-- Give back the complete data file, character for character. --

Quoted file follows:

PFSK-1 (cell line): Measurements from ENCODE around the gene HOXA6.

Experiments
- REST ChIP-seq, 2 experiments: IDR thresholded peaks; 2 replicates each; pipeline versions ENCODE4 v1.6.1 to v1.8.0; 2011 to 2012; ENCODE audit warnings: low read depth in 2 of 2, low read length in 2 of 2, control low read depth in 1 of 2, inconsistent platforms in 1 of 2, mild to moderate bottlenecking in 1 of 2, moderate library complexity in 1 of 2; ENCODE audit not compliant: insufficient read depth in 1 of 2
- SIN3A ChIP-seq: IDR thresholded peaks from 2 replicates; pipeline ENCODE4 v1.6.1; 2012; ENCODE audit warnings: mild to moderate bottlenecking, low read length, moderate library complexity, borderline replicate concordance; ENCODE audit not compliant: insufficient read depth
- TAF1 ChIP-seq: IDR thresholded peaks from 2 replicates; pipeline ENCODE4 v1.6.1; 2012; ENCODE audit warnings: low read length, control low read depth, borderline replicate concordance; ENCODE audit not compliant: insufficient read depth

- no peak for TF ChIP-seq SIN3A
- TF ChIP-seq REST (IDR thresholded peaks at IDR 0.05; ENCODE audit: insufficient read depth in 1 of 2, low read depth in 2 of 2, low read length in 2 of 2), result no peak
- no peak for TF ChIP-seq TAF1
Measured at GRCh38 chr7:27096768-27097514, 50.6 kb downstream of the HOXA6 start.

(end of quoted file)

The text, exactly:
PFSK-1 (cell line): Measurements from ENCODE around the gene HOXA6.

Experiments
- REST ChIP-seq, 2 experiments: IDR thresholded peaks; 2 replicates each; pipeline versions ENCODE4 v1.6.1 to v1.8.0; 2011 to 2012; ENCODE audit warnings: low read depth in 2 of 2, low read length in 2 of 2, control low read depth in 1 of 2, inconsistent platforms in 1 of 2, mild to moderate bottlenecking in 1 of 2, moderate library complexity in 1 of 2; ENCODE audit not compliant: insufficient read depth in 1 of 2
- SIN3A ChIP-seq: IDR thresholded peaks from 2 replicates; pipeline ENCODE4 v1.6.1; 2012; ENCODE audit warnings: mild to moderate bottlenecking, low read length, moderate library complexity, borderline replicate concordance; ENCODE audit not compliant: insufficient read depth
- TAF1 ChIP-seq: IDR thresholded peaks from 2 replicates; pipeline ENCODE4 v1.6.1; 2012; ENCODE audit warnings: low read length, control low read depth, borderline replicate concordance; ENCODE audit not compliant: insufficient read depth

- no peak for TF ChIP-seq SIN3A
- TF ChIP-seq REST (IDR thresholded peaks at IDR 0.05; ENCODE audit: insufficient read depth in 1 of 2, low read depth in 2 of 2, low read length in 2 of 2), result no peak
- no peak for TF ChIP-seq TAF1
Measured at GRCh38 chr7:27096768-27097514, 50.6 kb downstream of the HOXA6 start.